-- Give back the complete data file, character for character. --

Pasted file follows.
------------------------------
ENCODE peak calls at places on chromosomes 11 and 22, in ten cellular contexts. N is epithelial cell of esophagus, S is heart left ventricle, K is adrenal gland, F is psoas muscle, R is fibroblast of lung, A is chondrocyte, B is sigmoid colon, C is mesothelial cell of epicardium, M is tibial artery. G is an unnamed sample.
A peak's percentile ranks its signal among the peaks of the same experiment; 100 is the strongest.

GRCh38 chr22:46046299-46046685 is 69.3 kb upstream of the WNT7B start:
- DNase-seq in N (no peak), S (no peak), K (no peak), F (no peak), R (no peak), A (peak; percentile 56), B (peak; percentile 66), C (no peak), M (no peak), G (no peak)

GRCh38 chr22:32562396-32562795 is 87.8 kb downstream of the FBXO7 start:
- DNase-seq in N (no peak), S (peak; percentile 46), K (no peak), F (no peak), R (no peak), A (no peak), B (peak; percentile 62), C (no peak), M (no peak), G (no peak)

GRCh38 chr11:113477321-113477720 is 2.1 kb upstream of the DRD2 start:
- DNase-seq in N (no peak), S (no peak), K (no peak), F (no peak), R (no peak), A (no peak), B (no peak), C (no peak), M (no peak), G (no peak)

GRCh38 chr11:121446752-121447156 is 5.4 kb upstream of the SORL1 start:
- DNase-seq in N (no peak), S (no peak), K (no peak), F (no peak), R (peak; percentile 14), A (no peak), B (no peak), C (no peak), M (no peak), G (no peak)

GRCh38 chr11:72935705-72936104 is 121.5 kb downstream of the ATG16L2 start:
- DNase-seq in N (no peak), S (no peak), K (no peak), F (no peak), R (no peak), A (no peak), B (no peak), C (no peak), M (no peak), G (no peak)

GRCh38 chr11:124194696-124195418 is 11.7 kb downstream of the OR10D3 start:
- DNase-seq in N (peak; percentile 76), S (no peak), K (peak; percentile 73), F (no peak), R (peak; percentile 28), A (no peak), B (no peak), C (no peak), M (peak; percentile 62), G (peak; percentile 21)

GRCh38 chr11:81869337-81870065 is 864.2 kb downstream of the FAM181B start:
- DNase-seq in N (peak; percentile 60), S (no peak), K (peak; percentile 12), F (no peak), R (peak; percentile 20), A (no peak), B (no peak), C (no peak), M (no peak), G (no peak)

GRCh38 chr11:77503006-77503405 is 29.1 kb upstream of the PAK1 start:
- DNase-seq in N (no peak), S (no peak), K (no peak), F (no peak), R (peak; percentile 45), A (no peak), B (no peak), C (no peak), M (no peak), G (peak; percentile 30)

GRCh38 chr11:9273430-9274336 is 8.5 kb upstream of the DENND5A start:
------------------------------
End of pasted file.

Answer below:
ENCODE peak calls at places on chromosomes 11 and 22, in ten cellular contexts. N is epithelial cell of esophagus, S is heart left ventricle, K is adrenal gland, F is psoas muscle, R is fibroblast of lung, A is chondrocyte, B is sigmoid colon, C is mesothelial cell of epicardium, M is tibial artery. G is an unnamed sample.
A peak's percentile ranks its signal among the peaks of the same experiment; 100 is the strongest.

GRCh38 chr22:46046299-46046685 is 69.3 kb upstream of the WNT7B start:
- DNase-seq in N (no peak), S (no peak), K (no peak), F (no peak), R (no peak), A (peak; percentile 56), B (peak; percentile 66), C (no peak), M (no peak), G (no peak)

GRCh38 chr22:32562396-32562795 is 87.8 kb downstream of the FBXO7 start:
- DNase-seq in N (no peak), S (peak; percentile 46), K (no peak), F (no peak), R (no peak), A (no peak), B (peak; percentile 62), C (no peak), M (no peak), G (no peak)

GRCh38 chr11:113477321-113477720 is 2.1 kb upstream of the DRD2 start:
- DNase-seq in N (no peak), S (no peak), K (no peak), F (no peak), R (no peak), A (no peak), B (no peak), C (no peak), M (no peak), G (no peak)

GRCh38 chr11:121446752-121447156 is 5.4 kb upstream of the SORL1 start:
- DNase-seq in N (no peak), S (no peak), K (no peak), F (no peak), R (peak; percentile 14), A (no peak), B (no peak), C (no peak), M (no peak), G (no peak)

GRCh38 chr11:72935705-72936104 is 121.5 kb downstream of the ATG16L2 start:
- DNase-seq in N (no peak), S (no peak), K (no peak), F (no peak), R (no peak), A (no peak), B (no peak), C (no peak), M (no peak), G (no peak)

GRCh38 chr11:124194696-124195418 is 11.7 kb downstream of the OR10D3 start:
- DNase-seq in N (peak; percentile 76), S (no peak), K (peak; percentile 73), F (no peak), R (peak; percentile 28), A (no peak), B (no peak), C (no peak), M (peak; percentile 62), G (peak; percentile 21)

GRCh38 chr11:81869337-81870065 is 864.2 kb downstream of the FAM181B start:
- DNase-seq in N (peak; percentile 60), S (no peak), K (peak; percentile 12), F (no peak), R (peak; percentile 20), A (no peak), B (no peak), C (no peak), M (no peak), G (no peak)

GRCh38 chr11:77503006-77503405 is 29.1 kb upstream of the PAK1 start:
- DNase-seq in N (no peak), S (no peak), K (no peak), F (no peak), R (peak; percentile 45), A (no peak), B (no peak), C (no peak), M (no peak), G (peak; percentile 30)

GRCh38 chr11:9273430-9274336 is 8.5 kb upstream of the DENND5A start: